Jamaica Observer- KINGSTON, Jamaica – Prime Minister Andrew Holness, says there is need for urgent action to deal with the humanitarian crisis unfolding in Haiti.
“Almost half of the country, 5.2 million persons, are facing acute hunger, a number that has regrettably grown since the start of the year. It is also deeply alarming that the children of Haiti, the future of the country, are being disproportionately affected, as they face a high risk of malnutrition, underdevelopment, illness and death,” Holness said.
The prime minister was speaking virtually at a special meeting in support of Haiti, held at the United Nations (UN) Headquarters in New York on Friday.
Nearly half of the population in Haiti does not have enough to eat. In rural areas, 76 per cent of people are affected by food insecurity.
Holness said the humanitarian crisis is compounded by increasing violence and insecurity, forcing many to flee their homes or leave the country, often under unsafe conditions.
“Health and sanitation have been greatly compromised and education seriously disrupted. The need for action is urgent and compelling and requires concerted attention,” he stated.
The prime minister noted that the multifaceted Haitian crisis requires a multi-pronged, multinational response “and we need to work on all fronts at the same time”.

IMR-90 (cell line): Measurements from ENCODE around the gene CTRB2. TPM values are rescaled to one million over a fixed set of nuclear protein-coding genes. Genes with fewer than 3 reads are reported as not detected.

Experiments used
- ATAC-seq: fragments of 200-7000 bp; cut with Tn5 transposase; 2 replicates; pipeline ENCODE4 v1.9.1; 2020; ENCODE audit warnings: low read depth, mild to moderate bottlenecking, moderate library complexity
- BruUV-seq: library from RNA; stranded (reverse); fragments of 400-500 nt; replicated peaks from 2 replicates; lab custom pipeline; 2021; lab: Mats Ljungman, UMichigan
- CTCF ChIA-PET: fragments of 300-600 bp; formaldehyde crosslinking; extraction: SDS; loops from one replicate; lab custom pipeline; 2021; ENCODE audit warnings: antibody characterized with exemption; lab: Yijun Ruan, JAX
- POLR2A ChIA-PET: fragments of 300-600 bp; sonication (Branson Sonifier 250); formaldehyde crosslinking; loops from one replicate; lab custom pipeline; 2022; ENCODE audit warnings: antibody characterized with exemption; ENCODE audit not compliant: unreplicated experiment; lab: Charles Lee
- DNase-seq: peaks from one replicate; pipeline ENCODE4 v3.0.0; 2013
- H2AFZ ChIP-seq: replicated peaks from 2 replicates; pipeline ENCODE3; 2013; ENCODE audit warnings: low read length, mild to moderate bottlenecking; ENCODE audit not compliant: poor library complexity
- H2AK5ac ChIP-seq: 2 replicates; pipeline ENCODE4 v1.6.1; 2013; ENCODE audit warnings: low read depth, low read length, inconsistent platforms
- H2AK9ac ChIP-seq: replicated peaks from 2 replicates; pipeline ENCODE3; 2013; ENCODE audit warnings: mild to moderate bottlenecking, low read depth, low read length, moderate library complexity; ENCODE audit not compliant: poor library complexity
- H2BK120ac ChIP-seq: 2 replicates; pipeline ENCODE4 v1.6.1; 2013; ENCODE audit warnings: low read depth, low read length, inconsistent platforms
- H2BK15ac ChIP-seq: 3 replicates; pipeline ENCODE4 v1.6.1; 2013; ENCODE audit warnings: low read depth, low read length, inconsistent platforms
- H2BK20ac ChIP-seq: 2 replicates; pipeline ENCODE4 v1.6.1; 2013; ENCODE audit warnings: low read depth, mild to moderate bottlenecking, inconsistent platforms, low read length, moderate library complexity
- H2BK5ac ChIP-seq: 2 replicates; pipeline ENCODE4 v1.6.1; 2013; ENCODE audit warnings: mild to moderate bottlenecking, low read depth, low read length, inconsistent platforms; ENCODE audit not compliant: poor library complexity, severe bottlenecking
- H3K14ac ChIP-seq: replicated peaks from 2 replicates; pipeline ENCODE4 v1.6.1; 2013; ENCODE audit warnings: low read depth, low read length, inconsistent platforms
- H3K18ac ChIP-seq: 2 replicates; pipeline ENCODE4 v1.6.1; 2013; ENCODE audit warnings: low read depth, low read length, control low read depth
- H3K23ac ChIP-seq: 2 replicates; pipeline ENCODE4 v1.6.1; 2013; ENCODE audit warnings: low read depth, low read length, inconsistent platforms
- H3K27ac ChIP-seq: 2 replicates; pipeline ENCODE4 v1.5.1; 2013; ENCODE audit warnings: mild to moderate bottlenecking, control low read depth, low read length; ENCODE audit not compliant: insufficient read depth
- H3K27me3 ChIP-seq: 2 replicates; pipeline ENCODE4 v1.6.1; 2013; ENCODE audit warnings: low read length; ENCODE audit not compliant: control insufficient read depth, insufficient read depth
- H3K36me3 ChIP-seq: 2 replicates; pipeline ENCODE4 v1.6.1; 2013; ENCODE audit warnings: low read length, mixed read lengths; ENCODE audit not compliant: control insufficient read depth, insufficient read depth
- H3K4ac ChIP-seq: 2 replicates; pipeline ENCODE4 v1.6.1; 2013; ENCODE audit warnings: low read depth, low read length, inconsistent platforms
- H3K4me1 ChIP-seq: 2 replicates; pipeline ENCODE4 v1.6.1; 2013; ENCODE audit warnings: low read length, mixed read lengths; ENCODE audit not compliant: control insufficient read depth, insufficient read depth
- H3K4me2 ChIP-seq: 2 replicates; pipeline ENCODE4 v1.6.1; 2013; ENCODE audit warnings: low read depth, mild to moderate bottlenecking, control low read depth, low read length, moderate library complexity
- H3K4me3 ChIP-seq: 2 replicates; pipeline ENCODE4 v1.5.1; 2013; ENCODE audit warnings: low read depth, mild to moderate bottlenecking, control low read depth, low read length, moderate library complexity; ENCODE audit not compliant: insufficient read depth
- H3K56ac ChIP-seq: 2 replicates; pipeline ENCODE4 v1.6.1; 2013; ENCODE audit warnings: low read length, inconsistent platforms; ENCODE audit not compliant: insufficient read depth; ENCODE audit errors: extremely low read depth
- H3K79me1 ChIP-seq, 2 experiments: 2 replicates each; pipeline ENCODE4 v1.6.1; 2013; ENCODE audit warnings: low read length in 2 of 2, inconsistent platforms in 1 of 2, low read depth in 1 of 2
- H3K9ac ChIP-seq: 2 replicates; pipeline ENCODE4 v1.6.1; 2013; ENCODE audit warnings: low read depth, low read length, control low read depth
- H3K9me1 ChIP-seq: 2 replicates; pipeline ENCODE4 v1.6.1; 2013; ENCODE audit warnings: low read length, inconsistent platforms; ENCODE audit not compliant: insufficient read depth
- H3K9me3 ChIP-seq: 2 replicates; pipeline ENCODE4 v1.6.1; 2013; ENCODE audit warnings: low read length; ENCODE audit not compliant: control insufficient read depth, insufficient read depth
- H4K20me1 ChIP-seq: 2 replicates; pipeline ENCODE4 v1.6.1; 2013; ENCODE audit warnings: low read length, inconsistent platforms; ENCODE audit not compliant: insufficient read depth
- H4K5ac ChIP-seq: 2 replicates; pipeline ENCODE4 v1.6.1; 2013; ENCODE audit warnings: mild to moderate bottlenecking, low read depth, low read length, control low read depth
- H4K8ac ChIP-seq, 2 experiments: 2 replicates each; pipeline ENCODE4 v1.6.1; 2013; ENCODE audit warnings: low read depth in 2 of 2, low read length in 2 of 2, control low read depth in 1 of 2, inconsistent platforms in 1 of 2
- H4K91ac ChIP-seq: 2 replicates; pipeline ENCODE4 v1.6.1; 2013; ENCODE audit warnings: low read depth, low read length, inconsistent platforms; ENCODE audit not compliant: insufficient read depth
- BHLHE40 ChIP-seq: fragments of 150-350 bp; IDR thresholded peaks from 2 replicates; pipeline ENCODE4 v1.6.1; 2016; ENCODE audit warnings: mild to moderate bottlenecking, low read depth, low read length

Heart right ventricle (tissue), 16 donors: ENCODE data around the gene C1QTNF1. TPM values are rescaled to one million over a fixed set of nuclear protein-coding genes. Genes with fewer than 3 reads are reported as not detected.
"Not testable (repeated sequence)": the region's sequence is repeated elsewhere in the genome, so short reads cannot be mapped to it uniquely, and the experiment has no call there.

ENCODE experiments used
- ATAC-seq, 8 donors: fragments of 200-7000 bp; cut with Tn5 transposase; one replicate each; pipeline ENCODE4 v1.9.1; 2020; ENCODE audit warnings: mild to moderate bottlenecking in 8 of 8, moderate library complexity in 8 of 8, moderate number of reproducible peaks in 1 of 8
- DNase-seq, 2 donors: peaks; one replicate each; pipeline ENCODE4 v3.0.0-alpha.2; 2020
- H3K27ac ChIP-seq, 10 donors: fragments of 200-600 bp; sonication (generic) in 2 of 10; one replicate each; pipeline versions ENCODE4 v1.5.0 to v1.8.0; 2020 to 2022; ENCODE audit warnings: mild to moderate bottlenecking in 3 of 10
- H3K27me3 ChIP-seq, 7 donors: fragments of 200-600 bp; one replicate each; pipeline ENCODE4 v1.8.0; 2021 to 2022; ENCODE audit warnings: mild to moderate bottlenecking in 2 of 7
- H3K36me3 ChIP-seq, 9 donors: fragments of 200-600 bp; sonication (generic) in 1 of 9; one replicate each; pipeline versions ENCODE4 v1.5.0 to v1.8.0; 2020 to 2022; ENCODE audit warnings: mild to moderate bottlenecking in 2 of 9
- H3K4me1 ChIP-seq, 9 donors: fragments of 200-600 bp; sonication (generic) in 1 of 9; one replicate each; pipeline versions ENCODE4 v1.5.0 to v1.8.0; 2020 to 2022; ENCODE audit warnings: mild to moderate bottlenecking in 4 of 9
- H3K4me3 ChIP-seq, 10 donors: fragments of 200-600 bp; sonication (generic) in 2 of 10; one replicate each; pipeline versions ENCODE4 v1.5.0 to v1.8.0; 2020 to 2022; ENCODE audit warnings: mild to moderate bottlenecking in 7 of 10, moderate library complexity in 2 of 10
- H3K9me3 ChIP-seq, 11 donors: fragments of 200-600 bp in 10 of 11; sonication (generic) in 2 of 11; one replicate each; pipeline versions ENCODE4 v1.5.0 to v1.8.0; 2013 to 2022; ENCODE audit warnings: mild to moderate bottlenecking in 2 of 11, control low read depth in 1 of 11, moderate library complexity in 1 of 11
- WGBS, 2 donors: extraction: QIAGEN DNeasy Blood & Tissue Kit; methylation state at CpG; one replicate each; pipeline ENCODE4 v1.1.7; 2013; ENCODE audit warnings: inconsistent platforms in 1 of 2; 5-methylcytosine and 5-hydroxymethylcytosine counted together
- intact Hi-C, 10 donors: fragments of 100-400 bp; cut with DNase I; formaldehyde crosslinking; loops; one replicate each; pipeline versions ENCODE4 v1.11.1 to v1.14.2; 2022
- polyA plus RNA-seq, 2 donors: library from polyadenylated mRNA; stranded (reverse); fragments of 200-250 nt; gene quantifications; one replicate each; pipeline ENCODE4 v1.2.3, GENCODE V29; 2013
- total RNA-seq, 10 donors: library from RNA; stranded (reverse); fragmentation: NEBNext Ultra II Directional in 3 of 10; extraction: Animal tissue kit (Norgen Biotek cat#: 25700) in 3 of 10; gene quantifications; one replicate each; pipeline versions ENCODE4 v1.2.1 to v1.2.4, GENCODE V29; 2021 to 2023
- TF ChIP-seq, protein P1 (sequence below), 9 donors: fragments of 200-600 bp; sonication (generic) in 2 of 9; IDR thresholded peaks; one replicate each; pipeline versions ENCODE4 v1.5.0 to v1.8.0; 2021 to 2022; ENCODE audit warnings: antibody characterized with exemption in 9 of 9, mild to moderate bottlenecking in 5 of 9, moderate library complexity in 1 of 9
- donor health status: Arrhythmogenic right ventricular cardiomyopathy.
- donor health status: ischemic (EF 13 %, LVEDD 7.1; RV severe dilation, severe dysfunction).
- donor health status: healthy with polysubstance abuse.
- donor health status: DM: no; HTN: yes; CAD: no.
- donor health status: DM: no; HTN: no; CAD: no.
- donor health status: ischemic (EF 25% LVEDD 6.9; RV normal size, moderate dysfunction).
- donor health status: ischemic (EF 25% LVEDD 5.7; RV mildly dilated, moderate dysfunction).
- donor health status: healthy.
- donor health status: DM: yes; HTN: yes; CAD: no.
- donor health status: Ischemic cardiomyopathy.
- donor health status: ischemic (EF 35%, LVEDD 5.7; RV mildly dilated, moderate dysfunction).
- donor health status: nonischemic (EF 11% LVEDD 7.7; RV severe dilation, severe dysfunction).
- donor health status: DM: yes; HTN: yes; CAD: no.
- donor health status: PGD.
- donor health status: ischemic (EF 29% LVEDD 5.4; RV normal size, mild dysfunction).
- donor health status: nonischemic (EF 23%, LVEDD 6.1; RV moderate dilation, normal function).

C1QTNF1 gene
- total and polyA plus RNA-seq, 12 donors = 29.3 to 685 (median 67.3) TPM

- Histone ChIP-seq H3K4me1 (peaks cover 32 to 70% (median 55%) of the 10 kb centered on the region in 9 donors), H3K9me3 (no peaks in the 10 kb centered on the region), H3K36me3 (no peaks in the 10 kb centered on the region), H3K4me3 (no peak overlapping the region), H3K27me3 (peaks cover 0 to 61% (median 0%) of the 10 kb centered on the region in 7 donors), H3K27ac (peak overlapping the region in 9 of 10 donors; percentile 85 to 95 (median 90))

He said that while the political challenges require attention, much more urgent is addressing the immediate needs of the population.
“It is of serious concern that humanitarian agencies… have been prevented from clearing shipments and delivering well-needed assistance. The resulting vulnerability and weakened resilience have contributed to conditions for ongoing crime. We must break this vicious cycle,” Holness said.
The prime minister said that Jamaica recognises the importance of collaboration between Haiti and the international community in addressing food insecurity.
He said that innovative approaches, including a humanitarian corridor supported by international partners, will assist in unblocking the supply chain and facilitating imports and distribution.
“Support for the overwhelmed Haitian police is, therefore, urgently required so they can assist with the dispensing of goods into and through the ports to communities. Beyond these immediate concerns, we also need to support the development of sustainable solutions for homegrown food production and agro processing,” Holness said.
He noted, further, that capacity-building initiatives can focus on strengthening local institutions, farmers cooperatives and extension services to ensure the transfer of knowledge and skills.
He said that farmers will also need assistance in the event of natural disasters.
“School-feeding programmes using locally sourced inputs and assisted by relevant international agencies could stimulate the local economy and provide alternative avenues for growth. This could also deter those attracted to crime and violence,” Holness pointed out.
“We, therefore, need to empower local communities and enhance their capacity to address food-security challenges. In these efforts, donor countries, UN systems, international financial institutions, and other multinational organisations, as well as civil society, have a vital role to play,” he added.
The prime minister said that Jamaica welcomes the many commitments of support to the UN Humanitarian Response Plan 2023 and the funds that have been made available for urgent responses.
Launched in April 2023, the response plan calls for an unprecedented $719 million, almost double from 2022. To date, the plan is only 20 per cent funded.